News / 

Latest Wyoming news, sports, business and entertainment at 9:20 p.m. MST


Save Story
Leer en español

Estimated read time: 4-5 minutes

This archived news story is available only for your personal, non-commercial use. Information in the story may be outdated or superseded by additional information. Reading or replaying the story in its archived form does not constitute a republication of the story.

SCHOOL STUDENT-GUNS

Wyoming teen pleads guilty to bringing guns to school

GILLETTE, Wyo. (AP) — A Wyoming teenager said his biological father had died just days before he brought two guns to his eighth-grade English class with what he said was an intent to threaten others. Dale Warner, now 15, pleaded guilty Friday to two counts of possession of a deadly weapon and no contest to a charge of aggravated assault. He brought guns and ammunition to Sage Valley Junior High in Gillette in November 2018. He said he didn't know how to handle the pain of his biological father's death, so he took guns to school and tried to get arrested. He was disarmed after a classmate told the principal about the weapons.

PIPELINE LAWSUIT

Lawsuit planned to stop Idaho-Wyoming natural gas pipeline

BOISE, Idaho (AP) — Two environmental groups have given notice they plan to file a lawsuit to stop a proposed underground natural gas pipeline from Idaho to Wyoming. The groups say it will harm protected grizzly bears and other wildlife. The Alliance for the Wild Rockies and Yellowstone to Uintas Connection sent a required 60-day notice to sue this week to the U.S. Forest Service and U.S. Fish and Wildlife Service. The groups contend the approval of the pipeline project in November violated the Endangered Species Act. They say an 18-mile portion would cut a corridor through the Caribou-Targhee National Forest and areas designated as roadless.

CHEYENNE POLICE-TOBACCO LAW

Cheyenne police say they can't enforce federal tobacco law

CHEYENNE, Wyo. (AP) — Police in Cheyenne, Wyoming say they don't have the authority to enforce the new federal law that increased the legal age to purchase tobacco products from 18 to 21. The police said Wednesday they can only legally enforce state laws and Cheyenne city ordinances. Spokesman David Inman says city officials decided to make that clear because they'd been receiving calls from residents and local businesses. However, it's still illegal for someone under the age of 21 to purchase products containing tobacco or nicotine. The Wyoming legislature is expected to consider a bill that would change state law to match the new federal law on tobacco sales.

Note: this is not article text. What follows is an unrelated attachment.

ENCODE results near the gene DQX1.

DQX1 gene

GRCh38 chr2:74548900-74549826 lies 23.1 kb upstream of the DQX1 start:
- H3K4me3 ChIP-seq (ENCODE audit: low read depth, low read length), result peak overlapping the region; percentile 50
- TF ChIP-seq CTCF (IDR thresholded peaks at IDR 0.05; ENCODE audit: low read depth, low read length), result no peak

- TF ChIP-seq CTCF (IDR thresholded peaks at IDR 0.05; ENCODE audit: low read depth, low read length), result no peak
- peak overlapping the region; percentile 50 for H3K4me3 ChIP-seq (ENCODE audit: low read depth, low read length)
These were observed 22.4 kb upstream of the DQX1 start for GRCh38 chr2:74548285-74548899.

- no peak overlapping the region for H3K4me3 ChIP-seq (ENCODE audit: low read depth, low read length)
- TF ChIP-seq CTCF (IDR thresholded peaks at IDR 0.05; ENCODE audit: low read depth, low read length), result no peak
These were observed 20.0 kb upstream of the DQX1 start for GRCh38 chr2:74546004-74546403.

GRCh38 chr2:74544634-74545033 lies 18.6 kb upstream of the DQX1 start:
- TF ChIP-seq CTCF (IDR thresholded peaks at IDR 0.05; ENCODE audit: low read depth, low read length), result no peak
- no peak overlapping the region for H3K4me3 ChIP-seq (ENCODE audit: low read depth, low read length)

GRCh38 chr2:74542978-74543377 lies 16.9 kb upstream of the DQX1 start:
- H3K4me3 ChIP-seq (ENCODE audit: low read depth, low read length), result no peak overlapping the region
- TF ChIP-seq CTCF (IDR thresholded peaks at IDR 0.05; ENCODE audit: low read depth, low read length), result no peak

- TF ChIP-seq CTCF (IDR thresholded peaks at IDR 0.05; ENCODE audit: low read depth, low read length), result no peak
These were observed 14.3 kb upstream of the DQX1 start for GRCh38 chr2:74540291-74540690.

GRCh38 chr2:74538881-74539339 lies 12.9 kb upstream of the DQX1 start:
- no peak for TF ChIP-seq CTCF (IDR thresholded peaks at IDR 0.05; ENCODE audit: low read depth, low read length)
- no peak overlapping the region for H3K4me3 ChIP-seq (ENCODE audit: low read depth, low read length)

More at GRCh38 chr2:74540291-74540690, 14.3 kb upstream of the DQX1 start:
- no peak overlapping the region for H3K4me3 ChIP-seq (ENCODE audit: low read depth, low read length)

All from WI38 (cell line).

NATIONAL PARKS-ATTENDANCE FIGURES

Wyoming's Teton National Park sees high annual attendance

JACKSON, Wyo. (AP) — Grand Teton National Park stayed near its highest visitation levels in 2019, while Yellowstone National Park had its slowest tourism year since 2014. The Jackson Hole News and Guide reported Thursday that Grand Teton's 2019 attendance trailed only 2018 for tourists visiting the park. Officials say Grand Teton attracted 3.41 million recreational visitors in 2019. July was the busiest month, with 776,000 visitors, while February, November and December saw fewer than 50,000 recreational visits each. Yellowstone attracted slightly more than 4 million recreational visitors last year, a 2.3% decrease since 2018 and 5.6% decrease from 2016.

COAL MINE OPERATOR-TAXES

New coal mine operator behind on federal, county taxes

CASPER, Wyo. (AP) — Federal officials say the newest operator of three coal mines has fallen behind on federal and county mineral taxes. The Casper Star-Tribune reported Thursday that the Navajo Transitional Energy Company owes the federal government more than $10 million in unpaid taxes. Officials say the U.S. Interior Department filed a motion in bankruptcy court this month. Officials say the company took over the Antelope and Cordero Rojo mines in Wyoming and the Spring Creek mine in Montana in October from bankrupt coal firm Cloud Peak Energy. Officials say part of the agreement was that Navajo Transitional Energy Company would pay royalties accumulated since May in payments, but the company fell behind.

AP-AS-AUSTRALIA-WILDFIRES

3 Americans killed in Australia all had military backgrounds

DENVER (AP) — Three Americans killed when their plane crashed while fighting wildfires in Australia all had strong military backgrounds and a passion for flying. The plane's captain, Ian McBeth, who grew up in Colorado and lived in Montana, served as a navigator on C-130s in Iraq before he got his chance to be a pilot. First officer Paul Hudson of Arizona served in in the U.S. Marine Corps for 20 years and retired as a lieutenant colonel. Flight engineer Rick DeMorgan of Florida served in the U.S. Air Force for 24 years and had over 4,000 hours experience as a flight engineer, with nearly half of those earned in combat situations.

Copyright © The Associated Press. All rights reserved. This material may not be published, broadcast, rewritten or redistributed.

Most recent News stories

The Associated Press

    STAY IN THE KNOW

    Get informative articles and interesting stories delivered to your inbox weekly. Subscribe to the KSL.com Trending 5.
    By subscribing, you acknowledge and agree to KSL.com's Terms of Use and Privacy Policy.

    KSL Weather Forecast